According to the Centers for Disease Control and Prevention, a fever over 104 F is an emergency warning sign of the flu. Chest pain with a cough can be a severe symptom as well. Contact your provider immediately if your child is experiencing these symptoms, as it's pertinent to receive treatment as soon as possible once a flu diagnosis is confirmed.

Additionally, any infant that is coughing for more than a few hours should be seen by a doctor. If a cough is constant or nearly constant and your child makes a "whoop" sound when they try to breathe, it's especially concerning in young children under one year old. 

Your Child Has Croup

Croup is a term used to define inflammation and swelling of the area of the throat that includes the vocal cords. If a child's croupy cough and stridor (a low-pitched sound that comes with their breathing) subsides with home treatments, call their doctor in the morning, as they may want to prescribe steroids or inhaled epinephrine to help bring down the swelling.

What You Can Do on Your Own

If you don't need to see a health care provider for your cough, there are things you can do to get relief. There are many over the counter cough remedies available, although how well they work is debatable. Suppressing a cough is generally not a good idea unless it's keeping you up at night. Coughing is your body's way of expelling germs and mucus from your airway and preventing that from occurring can lead to more serious illness.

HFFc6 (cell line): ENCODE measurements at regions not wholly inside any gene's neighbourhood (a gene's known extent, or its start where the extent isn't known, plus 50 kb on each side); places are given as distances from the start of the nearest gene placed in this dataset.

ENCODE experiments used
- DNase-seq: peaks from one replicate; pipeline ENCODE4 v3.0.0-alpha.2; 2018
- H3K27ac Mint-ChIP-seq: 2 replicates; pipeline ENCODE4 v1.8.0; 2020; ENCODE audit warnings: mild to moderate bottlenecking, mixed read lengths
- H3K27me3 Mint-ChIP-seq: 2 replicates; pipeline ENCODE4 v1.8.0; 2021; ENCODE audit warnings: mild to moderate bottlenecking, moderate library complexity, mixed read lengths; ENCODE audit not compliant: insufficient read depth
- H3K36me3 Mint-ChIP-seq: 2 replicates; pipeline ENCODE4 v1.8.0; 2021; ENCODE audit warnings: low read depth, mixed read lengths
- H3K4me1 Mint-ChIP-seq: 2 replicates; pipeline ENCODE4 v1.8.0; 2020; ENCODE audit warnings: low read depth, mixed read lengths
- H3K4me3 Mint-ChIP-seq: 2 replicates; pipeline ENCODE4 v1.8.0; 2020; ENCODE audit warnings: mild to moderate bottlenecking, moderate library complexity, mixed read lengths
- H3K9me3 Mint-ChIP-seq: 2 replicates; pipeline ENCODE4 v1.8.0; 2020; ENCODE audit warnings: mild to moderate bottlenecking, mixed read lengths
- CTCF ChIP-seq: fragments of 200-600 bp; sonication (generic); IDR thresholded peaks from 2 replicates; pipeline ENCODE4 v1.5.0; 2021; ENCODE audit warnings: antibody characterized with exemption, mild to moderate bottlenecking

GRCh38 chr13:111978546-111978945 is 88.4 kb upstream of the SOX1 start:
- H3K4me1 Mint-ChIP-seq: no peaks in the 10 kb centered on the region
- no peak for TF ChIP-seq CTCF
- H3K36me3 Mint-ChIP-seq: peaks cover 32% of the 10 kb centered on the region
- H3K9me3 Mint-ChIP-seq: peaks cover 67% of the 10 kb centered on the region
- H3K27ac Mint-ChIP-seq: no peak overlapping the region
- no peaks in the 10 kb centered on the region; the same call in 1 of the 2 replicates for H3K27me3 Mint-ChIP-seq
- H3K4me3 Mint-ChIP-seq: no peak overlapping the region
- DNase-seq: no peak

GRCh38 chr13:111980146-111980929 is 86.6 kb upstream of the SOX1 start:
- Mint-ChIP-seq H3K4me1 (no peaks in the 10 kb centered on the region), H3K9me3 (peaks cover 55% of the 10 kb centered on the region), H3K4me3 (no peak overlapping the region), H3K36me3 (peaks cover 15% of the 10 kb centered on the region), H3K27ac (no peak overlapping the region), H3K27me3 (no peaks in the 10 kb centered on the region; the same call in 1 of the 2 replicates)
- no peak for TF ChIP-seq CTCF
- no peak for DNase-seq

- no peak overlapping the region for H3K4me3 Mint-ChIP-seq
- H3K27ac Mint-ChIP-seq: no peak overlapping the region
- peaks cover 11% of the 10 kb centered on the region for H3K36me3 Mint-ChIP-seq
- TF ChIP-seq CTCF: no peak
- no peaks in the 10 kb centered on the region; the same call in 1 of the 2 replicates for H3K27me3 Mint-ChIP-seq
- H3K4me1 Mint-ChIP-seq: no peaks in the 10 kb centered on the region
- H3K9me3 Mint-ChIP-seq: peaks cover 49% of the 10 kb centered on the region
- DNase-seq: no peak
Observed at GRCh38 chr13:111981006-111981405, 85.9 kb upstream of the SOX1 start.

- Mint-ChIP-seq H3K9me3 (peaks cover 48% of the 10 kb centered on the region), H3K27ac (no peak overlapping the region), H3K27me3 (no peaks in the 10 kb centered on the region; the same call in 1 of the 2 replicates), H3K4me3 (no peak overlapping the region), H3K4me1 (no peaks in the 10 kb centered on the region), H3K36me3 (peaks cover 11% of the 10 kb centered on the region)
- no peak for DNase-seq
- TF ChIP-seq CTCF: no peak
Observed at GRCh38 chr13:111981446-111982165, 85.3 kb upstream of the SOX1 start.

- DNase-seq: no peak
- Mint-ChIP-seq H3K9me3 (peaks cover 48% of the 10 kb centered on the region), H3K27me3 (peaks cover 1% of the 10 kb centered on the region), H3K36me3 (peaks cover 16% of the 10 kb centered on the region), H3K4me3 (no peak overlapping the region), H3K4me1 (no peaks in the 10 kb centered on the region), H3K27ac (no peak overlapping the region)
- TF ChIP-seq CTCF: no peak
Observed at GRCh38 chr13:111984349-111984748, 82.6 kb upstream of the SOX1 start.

Make sure you drink plenty of fluids when you are coughing. This will help thin the mucus in your body so it drains more easily. It also keeps your throat moist so you won't be coughing due to dryness or irritation as much. 

Adults and kids over three can use cough drops, which also coat the throat and help with irritation. Children over one year old may benefit from eating a spoonful of honey when they are coughing. Studies have shown this is more effective at helping with a cough than cough medications in children. Children under one year old should not be given honey due to the risk of botulism.

A Word From Verywell

Coughs are annoying but often don't need treatment. However, because they can be caused by so many different types of illnesses and health conditions, you should always contact your health care provider if your cough concerns you or it is different from coughs you have had in the past. If you aren't sure or are concerned about your cough, it is always best to check with your health care provider to get guidance for your specific case.

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Article Sources

Verywell Health uses only high-quality sources, including peer-reviewed studies, to support the facts within our articles. Read our editorial policy to learn more about how we fact-check and keep our content accurate, reliable, and trustworthy.
  1. Centers for Disease Control and Prevention. Tuberculosis (TB). Signs and Symptoms.

  2. Centers for Disease Control and Prevention. Influenza (flu). Flu symptoms & complications.

  3. Centers for Disease Control and Prevention. Botulism. Prevention.